Canine Fitness Month with Helen Woodward Animal Center

SAN DIEGO (KUSI) – April is Canine Fitness Month which means now is the perfect time to focus on our furry friend’s diet and exercise.

Best of all, dogs’ enthusiasm for doing everything with their favorite humans provides a perfect diet-and-workout-partner.

Helen Woodward Animal Center Public Relations Director, Jessica Gercke, joined Good Morning San Diego to share some advice for canine fitness.

DOES YOUR PUP NEED TO SHED A FEW POUNDS?    Weight loss will increase your pets life span and decrease effects of heart, joint, and abdominal diseases.

• The weight loss formula for pets is similar to that of people; fewer calories taken in than expended will result in weight loss, and fat loss.  
• Animals that are picky or have specific requirements for their food can stay on the same food formulation and just reduce their intake by 20-25% initially.  
• However, sometimes pets are on unnecessarily high caloric food.  Foods that are high in protein and fat are typically meant for working animals and not every day household pets.  
• There are many over the counter weight loss foods available as well as prescription diets.  Discuss food options that are right for your specific pet with your veterinarian.  
• Remember that the vast majority of our pets are much smaller than people so changes of half to one pound are very impactful for your pets health!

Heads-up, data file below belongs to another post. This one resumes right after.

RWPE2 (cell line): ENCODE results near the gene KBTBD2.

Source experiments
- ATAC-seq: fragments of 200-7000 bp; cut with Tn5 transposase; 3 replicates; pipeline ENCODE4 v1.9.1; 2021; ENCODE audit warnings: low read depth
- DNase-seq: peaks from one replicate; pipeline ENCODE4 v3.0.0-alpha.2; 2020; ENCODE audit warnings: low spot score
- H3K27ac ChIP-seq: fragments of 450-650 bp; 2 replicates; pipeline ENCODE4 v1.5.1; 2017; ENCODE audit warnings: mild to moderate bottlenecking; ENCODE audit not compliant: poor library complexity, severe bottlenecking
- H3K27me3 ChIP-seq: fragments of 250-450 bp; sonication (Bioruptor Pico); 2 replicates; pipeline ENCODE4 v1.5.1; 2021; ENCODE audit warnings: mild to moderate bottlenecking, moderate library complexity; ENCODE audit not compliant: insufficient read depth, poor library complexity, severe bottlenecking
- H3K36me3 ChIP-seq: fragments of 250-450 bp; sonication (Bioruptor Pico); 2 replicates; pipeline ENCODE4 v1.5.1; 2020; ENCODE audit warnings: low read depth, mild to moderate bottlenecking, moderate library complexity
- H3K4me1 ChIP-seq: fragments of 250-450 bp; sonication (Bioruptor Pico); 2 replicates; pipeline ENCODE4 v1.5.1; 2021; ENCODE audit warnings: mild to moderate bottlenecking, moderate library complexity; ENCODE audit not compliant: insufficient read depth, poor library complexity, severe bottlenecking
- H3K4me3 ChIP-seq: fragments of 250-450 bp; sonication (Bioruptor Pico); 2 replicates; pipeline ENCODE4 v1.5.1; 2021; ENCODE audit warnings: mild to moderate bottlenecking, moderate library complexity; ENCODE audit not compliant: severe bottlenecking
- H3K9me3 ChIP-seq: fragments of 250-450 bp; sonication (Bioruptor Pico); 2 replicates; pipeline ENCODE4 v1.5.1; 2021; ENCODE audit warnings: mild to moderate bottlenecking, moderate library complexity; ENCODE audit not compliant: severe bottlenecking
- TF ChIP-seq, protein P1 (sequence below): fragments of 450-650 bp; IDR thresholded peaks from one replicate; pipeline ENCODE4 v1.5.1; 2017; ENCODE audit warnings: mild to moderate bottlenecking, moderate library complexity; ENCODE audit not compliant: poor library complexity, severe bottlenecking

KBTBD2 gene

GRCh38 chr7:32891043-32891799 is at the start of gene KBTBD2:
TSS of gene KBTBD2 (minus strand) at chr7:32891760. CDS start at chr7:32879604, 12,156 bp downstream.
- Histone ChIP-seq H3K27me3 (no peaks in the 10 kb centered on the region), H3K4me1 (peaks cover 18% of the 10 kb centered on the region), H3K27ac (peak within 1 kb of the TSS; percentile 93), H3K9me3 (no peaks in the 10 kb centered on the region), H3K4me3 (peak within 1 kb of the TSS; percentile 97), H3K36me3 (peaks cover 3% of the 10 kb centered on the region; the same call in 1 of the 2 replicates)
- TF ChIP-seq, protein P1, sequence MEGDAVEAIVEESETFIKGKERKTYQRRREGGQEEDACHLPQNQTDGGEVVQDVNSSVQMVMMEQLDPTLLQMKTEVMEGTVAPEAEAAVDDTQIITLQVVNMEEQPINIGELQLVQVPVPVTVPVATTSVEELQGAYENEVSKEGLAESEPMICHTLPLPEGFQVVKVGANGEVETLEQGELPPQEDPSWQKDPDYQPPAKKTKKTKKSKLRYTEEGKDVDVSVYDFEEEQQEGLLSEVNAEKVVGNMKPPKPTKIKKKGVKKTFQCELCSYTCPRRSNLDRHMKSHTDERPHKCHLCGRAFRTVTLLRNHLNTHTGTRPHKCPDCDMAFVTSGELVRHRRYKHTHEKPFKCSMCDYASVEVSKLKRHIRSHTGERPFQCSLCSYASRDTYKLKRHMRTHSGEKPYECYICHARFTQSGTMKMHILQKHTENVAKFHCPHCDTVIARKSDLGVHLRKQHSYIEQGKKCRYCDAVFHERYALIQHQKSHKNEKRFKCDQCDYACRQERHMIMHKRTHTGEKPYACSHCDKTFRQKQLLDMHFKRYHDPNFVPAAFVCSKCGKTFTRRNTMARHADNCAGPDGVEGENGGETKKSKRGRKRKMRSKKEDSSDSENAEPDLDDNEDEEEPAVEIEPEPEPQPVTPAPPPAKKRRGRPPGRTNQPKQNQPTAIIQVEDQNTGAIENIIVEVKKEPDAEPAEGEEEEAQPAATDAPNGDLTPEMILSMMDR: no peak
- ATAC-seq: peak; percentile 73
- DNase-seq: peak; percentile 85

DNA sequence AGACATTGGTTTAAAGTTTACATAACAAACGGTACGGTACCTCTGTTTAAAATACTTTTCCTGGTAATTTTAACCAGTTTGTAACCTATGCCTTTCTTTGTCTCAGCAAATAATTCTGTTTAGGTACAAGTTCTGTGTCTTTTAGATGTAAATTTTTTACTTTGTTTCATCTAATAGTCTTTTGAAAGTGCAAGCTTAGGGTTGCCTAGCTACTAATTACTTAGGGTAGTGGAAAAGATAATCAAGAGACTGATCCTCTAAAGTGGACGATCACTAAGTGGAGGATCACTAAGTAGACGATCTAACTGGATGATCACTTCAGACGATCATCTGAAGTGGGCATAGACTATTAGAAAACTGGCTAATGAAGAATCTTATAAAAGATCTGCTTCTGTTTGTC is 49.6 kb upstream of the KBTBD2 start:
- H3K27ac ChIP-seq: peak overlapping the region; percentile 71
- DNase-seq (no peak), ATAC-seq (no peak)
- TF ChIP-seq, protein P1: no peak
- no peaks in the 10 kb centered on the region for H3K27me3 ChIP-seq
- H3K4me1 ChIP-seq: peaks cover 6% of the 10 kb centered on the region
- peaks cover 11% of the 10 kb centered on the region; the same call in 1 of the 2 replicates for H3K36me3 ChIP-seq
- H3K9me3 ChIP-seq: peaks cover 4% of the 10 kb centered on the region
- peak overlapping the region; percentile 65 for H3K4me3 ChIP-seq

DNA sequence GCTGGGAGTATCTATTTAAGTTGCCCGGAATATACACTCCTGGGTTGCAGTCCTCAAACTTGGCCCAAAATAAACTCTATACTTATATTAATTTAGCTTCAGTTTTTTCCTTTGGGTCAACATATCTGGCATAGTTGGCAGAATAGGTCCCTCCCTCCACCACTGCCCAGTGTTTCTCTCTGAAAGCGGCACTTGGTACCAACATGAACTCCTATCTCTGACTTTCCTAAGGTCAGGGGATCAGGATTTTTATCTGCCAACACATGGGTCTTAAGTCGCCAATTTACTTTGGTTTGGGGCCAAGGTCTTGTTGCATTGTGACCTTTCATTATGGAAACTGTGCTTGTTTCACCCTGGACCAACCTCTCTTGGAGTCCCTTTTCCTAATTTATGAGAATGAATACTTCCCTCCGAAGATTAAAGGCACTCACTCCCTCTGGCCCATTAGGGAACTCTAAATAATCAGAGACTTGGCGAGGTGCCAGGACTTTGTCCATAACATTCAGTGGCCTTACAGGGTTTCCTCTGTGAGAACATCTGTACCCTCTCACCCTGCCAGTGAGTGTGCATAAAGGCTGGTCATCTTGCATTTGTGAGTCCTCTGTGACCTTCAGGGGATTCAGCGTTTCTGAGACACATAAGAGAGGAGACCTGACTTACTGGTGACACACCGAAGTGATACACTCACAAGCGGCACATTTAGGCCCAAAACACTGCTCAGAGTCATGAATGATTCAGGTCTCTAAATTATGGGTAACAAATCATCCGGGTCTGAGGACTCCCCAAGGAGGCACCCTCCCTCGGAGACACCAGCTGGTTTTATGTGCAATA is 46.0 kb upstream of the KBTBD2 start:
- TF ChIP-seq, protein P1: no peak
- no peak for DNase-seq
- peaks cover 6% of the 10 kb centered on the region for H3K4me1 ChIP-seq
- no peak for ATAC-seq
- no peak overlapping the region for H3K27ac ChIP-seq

• BONUS TIP:  If your pet does not seem full and continues to beg for more food, try adding canned pumpkin or sweet potato to add bulk but not increase calories.  Owners should slowly add a tablespoon at a time to leave their pet feeling fuller without unnecessary calories.

• When starting a new diet and exercise routine pets need to start out slow.  If your dog or cat is out of shape don’t push them too hard at first or they may get injured.  
Start with a small amount of exercise that you will both enjoy and increase by a 5-10 minutes increments every 4-7 days.  

• There is no one exercise routine that is best for every animal.  Each pet will enjoy something different and if you choose an activity they enjoy, the routine will be much more sustainable.  
1. Tugging on a rope toy,
2. Playing catch with a ball,
3. Toys that hold small bits of food may work if your dog is strictly food motivated,
4. Taking walks on a leash,
5. Running on the beach,

o Many medical conditions will preclude dogs from running such as heart disease, respiratory disease, arthritis, recent surgery, or orthopedic conditions.
o Pets with short respiratory tracts such as pugs, French bulldogs, and English Bulldogs may also have a harder time running because they often cannot take in enough oxygen to support the activity.
o Young puppies should also avoid running because it can be hard on developing joints.

o As summer comes closer consider the outdoor temperature as well as the temperature of sidewalks and asphalt to keep paw pads safe.  
o Dogs tend to overheat more than humans do because of their coat and the way they dissipate heat.  
o Be sure to bring water and take breaks in shade to keep your pet cool.

Categories: Good Morning San Diego, Health, Local San Diego News